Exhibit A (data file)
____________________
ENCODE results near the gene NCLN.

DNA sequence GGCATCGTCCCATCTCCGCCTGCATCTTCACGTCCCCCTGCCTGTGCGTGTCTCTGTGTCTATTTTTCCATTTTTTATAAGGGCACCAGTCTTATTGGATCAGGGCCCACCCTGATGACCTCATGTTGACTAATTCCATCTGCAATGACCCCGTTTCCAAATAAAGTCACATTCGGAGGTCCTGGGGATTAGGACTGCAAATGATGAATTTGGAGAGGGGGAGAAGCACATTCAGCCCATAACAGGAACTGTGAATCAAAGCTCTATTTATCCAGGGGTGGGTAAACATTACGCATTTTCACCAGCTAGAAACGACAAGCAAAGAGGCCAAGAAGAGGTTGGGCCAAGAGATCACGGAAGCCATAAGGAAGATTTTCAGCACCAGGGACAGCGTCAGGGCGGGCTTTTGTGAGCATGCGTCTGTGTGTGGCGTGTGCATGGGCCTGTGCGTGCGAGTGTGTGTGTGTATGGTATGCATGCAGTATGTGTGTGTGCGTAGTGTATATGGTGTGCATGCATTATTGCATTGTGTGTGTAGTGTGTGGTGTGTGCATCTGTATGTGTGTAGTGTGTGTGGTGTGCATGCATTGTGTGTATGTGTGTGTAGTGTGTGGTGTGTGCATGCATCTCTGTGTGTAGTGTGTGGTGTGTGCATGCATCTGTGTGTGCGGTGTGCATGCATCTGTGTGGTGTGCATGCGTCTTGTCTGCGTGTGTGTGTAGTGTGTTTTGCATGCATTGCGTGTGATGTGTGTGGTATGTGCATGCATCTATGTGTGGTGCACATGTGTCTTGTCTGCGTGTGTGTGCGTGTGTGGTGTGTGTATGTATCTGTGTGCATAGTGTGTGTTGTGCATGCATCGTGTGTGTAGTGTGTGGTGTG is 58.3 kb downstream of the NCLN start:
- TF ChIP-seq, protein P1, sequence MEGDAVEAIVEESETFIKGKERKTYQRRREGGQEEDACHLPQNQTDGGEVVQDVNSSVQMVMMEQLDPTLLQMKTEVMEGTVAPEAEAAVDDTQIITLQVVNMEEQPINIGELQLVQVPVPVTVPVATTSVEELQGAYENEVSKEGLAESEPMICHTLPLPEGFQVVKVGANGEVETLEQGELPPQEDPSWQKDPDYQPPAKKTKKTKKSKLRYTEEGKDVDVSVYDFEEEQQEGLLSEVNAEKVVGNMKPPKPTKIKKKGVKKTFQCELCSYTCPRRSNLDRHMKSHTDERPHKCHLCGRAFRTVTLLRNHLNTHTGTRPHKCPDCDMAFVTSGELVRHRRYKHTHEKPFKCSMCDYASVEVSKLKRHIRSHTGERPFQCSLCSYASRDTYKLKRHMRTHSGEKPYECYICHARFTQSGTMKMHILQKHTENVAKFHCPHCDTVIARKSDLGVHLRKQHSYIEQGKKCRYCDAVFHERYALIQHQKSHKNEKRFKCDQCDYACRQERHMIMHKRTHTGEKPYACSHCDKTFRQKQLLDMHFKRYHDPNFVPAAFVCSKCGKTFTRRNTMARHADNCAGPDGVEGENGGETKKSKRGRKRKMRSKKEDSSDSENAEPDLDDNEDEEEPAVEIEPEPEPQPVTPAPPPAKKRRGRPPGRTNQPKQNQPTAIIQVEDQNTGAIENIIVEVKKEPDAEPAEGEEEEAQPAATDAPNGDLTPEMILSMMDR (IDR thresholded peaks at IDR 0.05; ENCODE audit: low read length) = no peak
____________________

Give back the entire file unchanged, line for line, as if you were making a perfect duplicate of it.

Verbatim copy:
ENCODE results near the gene NCLN.

DNA sequence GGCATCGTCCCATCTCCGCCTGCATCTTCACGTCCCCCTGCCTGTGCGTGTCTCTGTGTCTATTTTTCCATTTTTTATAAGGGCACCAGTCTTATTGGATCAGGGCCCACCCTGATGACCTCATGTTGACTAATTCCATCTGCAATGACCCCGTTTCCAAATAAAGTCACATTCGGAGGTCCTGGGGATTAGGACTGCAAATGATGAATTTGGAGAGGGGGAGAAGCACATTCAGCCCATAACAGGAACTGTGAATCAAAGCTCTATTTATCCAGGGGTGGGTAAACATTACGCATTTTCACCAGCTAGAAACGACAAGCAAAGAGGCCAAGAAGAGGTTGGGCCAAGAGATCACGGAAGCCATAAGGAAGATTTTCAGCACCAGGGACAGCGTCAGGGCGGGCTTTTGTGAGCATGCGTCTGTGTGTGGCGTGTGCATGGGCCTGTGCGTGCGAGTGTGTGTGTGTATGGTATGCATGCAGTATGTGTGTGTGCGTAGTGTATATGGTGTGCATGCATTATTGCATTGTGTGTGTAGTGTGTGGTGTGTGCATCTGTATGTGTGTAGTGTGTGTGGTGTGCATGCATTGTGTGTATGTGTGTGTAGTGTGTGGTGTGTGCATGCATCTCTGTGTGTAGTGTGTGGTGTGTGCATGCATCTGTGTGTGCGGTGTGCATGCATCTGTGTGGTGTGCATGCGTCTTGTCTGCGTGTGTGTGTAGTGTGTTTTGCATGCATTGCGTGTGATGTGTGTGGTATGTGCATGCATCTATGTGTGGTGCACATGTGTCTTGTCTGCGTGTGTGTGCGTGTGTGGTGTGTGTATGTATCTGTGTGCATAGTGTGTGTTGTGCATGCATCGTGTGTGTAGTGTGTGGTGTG is 58.3 kb downstream of the NCLN start:
- TF ChIP-seq, protein P1, sequence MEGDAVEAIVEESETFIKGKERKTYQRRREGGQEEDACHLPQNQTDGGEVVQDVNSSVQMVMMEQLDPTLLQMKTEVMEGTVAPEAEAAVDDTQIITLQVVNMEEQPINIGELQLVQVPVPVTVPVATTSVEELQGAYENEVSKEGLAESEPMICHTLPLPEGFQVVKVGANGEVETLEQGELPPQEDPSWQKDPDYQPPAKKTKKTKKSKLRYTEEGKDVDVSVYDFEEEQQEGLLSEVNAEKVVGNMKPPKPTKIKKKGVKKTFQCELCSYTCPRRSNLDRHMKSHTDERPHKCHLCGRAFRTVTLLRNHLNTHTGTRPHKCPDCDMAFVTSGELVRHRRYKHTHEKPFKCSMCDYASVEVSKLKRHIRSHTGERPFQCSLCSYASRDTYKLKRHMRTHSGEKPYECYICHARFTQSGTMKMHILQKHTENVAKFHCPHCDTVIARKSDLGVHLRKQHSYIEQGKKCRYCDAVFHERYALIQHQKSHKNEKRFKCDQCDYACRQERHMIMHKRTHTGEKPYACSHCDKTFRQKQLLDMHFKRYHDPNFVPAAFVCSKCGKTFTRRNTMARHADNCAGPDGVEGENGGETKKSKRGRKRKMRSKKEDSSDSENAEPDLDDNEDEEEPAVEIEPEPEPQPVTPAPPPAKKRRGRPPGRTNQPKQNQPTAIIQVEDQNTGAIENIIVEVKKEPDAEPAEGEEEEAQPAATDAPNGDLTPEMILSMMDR (IDR thresholded peaks at IDR 0.05; ENCODE audit: low read length) = no peak